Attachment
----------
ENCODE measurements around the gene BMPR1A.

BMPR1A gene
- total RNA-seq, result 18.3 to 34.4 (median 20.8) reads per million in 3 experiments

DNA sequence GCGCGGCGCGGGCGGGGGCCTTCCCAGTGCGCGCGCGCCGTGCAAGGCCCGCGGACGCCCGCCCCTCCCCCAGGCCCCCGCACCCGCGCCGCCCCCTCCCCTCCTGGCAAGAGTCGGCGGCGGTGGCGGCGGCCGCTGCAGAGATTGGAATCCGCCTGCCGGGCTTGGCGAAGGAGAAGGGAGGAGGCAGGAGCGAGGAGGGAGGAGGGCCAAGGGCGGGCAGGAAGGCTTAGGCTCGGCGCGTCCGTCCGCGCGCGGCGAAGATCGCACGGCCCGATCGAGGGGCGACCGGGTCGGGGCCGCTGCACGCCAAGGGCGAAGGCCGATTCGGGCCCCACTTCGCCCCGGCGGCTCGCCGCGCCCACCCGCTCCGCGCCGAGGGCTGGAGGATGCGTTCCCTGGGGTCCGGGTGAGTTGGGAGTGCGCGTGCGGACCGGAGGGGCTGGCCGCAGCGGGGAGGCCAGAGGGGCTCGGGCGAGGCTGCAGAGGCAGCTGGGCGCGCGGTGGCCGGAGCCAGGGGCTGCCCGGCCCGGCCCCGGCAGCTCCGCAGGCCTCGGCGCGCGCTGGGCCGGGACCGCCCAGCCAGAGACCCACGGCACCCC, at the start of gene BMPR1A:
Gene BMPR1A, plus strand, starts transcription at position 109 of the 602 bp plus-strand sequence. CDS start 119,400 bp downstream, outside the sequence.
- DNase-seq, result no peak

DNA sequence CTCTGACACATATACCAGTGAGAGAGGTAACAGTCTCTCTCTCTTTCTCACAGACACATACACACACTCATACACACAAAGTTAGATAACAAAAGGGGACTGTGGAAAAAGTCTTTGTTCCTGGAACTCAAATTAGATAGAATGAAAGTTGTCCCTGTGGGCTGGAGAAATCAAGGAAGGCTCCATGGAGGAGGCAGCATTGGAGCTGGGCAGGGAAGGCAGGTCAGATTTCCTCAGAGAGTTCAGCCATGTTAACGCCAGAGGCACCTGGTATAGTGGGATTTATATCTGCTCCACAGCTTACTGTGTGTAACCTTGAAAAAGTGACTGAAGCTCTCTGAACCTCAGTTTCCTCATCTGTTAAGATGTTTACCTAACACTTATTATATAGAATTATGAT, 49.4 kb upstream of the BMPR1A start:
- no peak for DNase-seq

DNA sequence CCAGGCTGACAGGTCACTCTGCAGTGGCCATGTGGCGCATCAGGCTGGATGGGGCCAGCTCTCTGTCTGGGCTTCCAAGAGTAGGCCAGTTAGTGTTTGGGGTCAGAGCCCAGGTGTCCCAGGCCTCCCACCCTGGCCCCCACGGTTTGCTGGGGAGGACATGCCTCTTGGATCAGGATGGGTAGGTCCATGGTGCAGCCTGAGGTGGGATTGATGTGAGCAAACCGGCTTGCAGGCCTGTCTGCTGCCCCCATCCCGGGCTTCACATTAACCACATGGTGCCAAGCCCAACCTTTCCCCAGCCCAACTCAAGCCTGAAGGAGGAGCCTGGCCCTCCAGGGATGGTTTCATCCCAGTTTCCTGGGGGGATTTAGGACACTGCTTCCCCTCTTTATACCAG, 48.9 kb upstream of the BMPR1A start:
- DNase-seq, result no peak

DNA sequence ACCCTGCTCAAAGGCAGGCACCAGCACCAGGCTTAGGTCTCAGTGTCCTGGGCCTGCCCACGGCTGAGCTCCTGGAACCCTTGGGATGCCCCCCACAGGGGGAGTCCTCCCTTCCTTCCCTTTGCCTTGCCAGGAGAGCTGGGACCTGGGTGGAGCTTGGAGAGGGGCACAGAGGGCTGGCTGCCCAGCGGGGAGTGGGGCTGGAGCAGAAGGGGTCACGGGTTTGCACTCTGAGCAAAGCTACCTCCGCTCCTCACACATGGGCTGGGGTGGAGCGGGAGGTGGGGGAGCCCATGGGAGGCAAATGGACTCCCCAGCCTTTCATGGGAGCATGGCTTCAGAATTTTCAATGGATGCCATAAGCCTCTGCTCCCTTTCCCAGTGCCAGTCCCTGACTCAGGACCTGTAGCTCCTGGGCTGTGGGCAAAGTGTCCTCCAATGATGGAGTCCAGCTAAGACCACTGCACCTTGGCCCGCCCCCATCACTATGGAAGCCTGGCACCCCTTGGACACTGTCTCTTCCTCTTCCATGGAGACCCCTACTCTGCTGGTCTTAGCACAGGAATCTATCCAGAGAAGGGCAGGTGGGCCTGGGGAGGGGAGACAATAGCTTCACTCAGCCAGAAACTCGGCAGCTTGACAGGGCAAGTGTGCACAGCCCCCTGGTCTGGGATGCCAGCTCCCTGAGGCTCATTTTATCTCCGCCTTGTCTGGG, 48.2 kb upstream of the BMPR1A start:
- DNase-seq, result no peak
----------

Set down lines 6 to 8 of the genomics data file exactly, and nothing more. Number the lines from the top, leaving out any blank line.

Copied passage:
- DNase-seq, result no peak

DNA sequence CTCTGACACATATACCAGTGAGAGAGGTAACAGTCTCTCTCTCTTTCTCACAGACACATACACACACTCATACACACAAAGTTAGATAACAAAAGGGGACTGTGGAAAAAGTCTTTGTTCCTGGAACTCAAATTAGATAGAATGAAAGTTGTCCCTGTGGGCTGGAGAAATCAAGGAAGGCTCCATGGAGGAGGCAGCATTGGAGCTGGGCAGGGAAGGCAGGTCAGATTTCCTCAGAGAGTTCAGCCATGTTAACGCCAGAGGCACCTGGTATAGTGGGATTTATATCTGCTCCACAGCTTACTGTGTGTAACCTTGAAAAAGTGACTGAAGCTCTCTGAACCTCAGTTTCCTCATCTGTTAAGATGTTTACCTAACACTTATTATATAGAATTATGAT, 49.4 kb upstream of the BMPR1A start:
- no peak for DNase-seq